Skip to main content

The Observer on AY delays and possible increased public costs

In the New York Observer this week, in an article headlined Atlantic Yards: The Suspense Builds, Matthew Schuerman reports that, while Forest City Ratner spokespeople claim the project is on schedule for as 2009 arena opening--despite being way behind stated schedules--they wouldn't answer follow-up questions.

(Meanwhile, Develop Don't Destroy Brooklyn wouldn't reveal the size of its war chest, though it plans to appeal an adverse eminent domain ruling--the case is pending before a federal appellate court--to the U.S. Supreme Court.)

Schuerman observes that the delays suggest some contradictions, costing the developer millions but also supporting claims of blight, arresting and reversing the slow gentrification on the blocks adjacent to the Metropolitan Transportation Authority's Vanderbilt Yard.

Public costs rising?

So what’s the total "extraordinary infrastructure costs", Assemblyman Richard Brodsky asked Empire State Development Corporation Chairman Charles Gargano last December, a reference to a line in the 2/18/05 Memorandum of Understanding that said that “the Public Parties will consider making additional contributions for extraordinary infrastructure costs related to the mixed-use development on the Project Site (excluding the Arena Building Site).”

Brodsky never really got an answer.

Schuerman's article, though it doesn't reference Brodsky, offers a follow-up:
Forest City is planning to spend $4.2 billion on Atlantic Yards, with some $305 million pledged from the city and state so far. A little noticed clause in the project plan approved by the state last year states that “additional fundings shall be made … provided that at no time will the costs reimbursed to [Forest City] by the city and state, in the aggregate, exceed 50 percent of the total costs. …”

The state and city would, however, have to agree to increase their contributions to the project. Mr. Cockfield, the spokesman for ESDC, said, “As far as the state goes we don’t contemplate reimbursing any more than $100 million for infrastructure.”


Closer look

In greater detail, that clause in the Atlantic Yards General Project Plan (see p. 7 of this PDF), states: Additional Fundings shall be made taking into account amounts spent by FCRC

I'm not sure it's accurate to say that the developer is spending $4 billion--though it sure would be helpful to get the Empire State Development Corporation to explain the verbiage it approved.

While the project would cost some $4 billion, the developer's own funds, and the funds assembled from equity investors, might be half that.

If you add the direct contributions of the city and state, and the government-assisted bonds for the arena and the affordable housing, that means more than half the $4 billion cost (which is higher, if you add financing) of the project would come from public and [updated] public-assisted sources.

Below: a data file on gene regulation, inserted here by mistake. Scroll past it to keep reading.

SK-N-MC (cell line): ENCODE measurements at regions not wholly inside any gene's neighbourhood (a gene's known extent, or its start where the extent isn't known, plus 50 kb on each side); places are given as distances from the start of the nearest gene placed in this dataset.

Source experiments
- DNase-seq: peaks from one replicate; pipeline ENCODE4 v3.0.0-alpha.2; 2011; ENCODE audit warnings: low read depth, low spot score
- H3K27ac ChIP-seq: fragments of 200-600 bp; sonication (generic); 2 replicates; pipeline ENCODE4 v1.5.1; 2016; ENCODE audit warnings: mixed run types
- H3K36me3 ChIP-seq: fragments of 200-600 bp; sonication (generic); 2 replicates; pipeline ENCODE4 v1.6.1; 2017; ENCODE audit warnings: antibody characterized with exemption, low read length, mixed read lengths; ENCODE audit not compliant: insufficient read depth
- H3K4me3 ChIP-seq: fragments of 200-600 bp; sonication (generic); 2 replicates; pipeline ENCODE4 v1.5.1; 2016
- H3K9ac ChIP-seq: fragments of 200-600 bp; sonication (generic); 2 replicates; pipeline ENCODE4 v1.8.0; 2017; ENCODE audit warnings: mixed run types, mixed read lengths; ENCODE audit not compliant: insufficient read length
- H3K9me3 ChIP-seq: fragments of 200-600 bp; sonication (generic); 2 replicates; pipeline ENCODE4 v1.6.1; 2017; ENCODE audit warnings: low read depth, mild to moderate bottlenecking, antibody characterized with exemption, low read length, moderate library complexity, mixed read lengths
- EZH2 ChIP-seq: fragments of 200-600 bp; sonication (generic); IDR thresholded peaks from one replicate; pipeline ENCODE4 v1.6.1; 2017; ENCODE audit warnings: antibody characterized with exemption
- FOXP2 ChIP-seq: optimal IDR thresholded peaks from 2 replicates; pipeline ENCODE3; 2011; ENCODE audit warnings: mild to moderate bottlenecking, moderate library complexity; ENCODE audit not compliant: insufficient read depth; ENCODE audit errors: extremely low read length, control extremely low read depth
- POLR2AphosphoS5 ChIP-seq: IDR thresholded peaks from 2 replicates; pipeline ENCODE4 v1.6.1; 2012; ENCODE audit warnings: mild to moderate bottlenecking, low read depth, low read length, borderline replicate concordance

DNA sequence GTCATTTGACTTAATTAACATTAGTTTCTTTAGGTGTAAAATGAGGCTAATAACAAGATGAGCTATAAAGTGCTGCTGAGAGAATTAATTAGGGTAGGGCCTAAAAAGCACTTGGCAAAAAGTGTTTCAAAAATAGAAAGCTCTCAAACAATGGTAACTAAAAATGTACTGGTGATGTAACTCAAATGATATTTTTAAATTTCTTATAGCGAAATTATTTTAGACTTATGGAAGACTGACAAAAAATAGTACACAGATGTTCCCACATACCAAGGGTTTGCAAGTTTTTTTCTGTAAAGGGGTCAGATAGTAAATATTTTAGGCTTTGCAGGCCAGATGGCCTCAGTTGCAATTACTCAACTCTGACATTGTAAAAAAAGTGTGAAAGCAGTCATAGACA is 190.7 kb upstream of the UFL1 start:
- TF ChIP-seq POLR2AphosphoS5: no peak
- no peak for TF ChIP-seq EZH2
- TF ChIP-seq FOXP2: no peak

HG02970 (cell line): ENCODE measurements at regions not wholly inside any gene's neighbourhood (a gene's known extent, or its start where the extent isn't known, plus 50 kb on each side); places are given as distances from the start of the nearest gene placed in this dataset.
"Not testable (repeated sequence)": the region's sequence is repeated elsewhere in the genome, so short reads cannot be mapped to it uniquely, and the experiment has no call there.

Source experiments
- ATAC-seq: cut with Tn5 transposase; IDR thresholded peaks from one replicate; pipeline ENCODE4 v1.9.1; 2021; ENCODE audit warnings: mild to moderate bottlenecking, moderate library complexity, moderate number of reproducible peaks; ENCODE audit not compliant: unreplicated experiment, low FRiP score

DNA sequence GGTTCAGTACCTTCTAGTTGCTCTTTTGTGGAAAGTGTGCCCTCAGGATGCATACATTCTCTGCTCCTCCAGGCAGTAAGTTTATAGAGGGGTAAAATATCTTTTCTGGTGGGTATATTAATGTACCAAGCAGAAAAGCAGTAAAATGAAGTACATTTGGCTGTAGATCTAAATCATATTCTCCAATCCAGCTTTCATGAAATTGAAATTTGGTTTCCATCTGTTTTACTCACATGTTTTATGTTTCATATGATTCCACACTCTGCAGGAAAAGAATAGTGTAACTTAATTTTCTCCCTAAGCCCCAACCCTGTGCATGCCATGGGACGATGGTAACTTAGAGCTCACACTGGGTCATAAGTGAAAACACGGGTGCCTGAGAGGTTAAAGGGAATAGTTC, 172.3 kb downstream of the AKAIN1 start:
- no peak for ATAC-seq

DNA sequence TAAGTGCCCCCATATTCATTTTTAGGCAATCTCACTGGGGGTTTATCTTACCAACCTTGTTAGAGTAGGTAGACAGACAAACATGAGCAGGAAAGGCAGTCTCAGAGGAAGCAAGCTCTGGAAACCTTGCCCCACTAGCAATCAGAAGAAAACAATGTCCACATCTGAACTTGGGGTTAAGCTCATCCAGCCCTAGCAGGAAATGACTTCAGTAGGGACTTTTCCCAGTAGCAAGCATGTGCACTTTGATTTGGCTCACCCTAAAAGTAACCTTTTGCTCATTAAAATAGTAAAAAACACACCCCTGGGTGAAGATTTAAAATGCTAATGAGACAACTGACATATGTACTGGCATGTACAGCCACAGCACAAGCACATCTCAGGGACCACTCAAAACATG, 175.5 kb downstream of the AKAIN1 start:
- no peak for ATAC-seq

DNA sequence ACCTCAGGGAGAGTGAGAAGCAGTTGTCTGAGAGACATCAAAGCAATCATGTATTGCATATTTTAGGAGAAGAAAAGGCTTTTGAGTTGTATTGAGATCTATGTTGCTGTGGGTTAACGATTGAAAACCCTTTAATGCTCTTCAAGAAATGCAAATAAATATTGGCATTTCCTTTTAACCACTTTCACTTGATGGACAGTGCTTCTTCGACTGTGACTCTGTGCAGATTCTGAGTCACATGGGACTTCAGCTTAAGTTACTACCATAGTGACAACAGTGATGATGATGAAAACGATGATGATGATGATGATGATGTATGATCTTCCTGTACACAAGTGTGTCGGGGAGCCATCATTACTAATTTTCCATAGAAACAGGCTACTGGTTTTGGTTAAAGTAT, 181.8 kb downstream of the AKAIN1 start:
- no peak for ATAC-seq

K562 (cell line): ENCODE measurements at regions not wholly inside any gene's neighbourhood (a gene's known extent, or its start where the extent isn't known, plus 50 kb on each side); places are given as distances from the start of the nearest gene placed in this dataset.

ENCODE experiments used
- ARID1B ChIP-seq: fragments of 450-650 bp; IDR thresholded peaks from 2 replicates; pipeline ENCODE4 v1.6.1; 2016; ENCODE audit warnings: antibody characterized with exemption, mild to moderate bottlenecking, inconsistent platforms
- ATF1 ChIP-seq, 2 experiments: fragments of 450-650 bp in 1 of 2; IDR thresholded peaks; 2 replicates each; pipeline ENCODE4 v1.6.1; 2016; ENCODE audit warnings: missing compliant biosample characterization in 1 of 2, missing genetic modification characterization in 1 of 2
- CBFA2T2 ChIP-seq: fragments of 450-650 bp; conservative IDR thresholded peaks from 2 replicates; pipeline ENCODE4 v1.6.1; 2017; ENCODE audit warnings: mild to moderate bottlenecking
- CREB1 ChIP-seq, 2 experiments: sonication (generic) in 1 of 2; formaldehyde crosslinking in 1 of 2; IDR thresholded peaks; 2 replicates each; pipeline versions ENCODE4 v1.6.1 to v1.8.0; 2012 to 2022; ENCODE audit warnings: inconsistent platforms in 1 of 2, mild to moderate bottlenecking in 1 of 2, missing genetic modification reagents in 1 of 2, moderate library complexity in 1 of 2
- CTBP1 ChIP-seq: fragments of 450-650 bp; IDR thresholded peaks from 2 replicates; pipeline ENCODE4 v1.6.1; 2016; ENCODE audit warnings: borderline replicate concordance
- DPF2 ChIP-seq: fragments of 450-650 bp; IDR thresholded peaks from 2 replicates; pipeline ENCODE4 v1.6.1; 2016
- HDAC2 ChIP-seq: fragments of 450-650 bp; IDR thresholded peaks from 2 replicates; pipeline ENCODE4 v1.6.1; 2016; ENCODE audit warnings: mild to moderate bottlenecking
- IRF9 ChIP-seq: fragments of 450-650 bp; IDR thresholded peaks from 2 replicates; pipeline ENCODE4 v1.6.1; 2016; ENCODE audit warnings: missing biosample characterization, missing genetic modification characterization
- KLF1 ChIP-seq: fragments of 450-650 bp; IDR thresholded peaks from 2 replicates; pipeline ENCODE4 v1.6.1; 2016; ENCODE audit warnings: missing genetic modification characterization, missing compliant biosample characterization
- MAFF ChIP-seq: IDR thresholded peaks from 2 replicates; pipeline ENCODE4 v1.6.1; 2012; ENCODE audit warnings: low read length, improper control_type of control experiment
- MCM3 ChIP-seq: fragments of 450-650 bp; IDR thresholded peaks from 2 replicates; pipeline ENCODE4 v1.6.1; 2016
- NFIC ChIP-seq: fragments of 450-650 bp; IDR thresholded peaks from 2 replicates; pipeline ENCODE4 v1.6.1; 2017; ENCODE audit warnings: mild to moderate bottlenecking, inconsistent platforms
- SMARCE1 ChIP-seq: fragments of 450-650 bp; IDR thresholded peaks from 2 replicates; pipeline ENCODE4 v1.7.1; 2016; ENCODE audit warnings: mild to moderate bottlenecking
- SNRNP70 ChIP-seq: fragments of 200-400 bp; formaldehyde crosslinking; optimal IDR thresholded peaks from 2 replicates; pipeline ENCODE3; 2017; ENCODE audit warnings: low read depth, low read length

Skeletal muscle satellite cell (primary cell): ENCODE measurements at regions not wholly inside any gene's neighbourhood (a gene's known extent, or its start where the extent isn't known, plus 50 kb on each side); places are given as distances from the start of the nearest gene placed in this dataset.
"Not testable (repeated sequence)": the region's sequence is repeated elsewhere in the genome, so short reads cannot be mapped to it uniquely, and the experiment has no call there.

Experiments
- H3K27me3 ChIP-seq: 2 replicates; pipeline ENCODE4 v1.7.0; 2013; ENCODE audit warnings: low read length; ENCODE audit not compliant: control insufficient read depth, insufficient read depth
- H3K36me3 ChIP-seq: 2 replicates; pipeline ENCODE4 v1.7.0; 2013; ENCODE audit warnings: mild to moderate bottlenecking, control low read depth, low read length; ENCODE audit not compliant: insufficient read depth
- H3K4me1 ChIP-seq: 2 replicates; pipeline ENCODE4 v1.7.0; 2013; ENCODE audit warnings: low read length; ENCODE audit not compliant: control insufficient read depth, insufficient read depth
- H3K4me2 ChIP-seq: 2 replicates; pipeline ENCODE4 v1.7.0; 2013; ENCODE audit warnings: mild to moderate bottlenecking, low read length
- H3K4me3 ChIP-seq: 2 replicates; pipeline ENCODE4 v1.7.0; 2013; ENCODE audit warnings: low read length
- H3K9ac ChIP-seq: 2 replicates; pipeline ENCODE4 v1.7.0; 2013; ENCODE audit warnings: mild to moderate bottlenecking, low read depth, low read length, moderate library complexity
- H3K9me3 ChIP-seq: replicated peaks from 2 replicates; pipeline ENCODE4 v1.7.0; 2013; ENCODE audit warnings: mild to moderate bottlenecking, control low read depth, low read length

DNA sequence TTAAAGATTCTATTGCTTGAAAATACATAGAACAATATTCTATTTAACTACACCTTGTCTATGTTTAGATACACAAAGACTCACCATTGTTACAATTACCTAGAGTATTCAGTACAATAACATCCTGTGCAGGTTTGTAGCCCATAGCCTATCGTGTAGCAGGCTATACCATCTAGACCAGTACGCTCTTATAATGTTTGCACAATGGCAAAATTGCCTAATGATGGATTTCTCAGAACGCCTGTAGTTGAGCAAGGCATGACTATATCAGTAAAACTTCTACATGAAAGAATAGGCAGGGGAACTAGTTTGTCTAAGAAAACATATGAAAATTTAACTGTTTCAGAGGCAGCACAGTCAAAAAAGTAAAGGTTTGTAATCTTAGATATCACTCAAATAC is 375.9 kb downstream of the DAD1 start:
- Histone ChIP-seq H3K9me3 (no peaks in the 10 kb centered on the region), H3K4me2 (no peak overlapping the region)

(Click to enlarge)

That would leave less than $2 billion to be raised privately, with a smaller amount expended by the developer. So half of that unspecified sum--certainly more than the $305 million already pledged--could be reimbursed by the government, according to my reading of the General Project Plan.

Either way, it certainly protects Forest City Ratner's own investment.

Comments

Popular posts from this blog

Barclays Center/Levy Restaurants hit with suit charging discrimination on disability, race; supervisors said to use vicious slurs, pursue retaliation

The Daily News has an article today, Barclays Center hit with $5M suit claiming discrimination against disabled, while the New York Post headlined its article Barclays Center sued over taunting disabled employees.

While that's part of the lawsuit, more prominent are claims of racial discrimination and retaliation, with black employees claiming repeated abuse by white supervisors, preferential treatment toward Hispanic colleagues, and retaliation in response to complaints.

Two individual supervisors, for example, are charged with  referring to black employees as “black motherfucker,” “dumb black bitch,” “black monkey,” “piece of shit” and “nigger.”

Two have referred to an employee blind in one eye as “cyclops,” and “the one-eyed guy,” and an employee with a nose disorder as “the nose guy.”

There's been no official response yet though arena spokesman Barry Baum told the Daily News they, but take “allegations of this kind very seriously” and have "a zero tolerance policy for…

Behind the "empty railyards": 40 years of ATURA, Baruch's plan, and the city's diffidence

To supporters of Forest City Ratner's Atlantic Yards project, it's a long-awaited plan for long-overlooked land. "The Atlantic Yards area has been available for any developer in America for over 100 years,” declared Borough President Marty Markowitz at a 5/26/05 City Council hearing.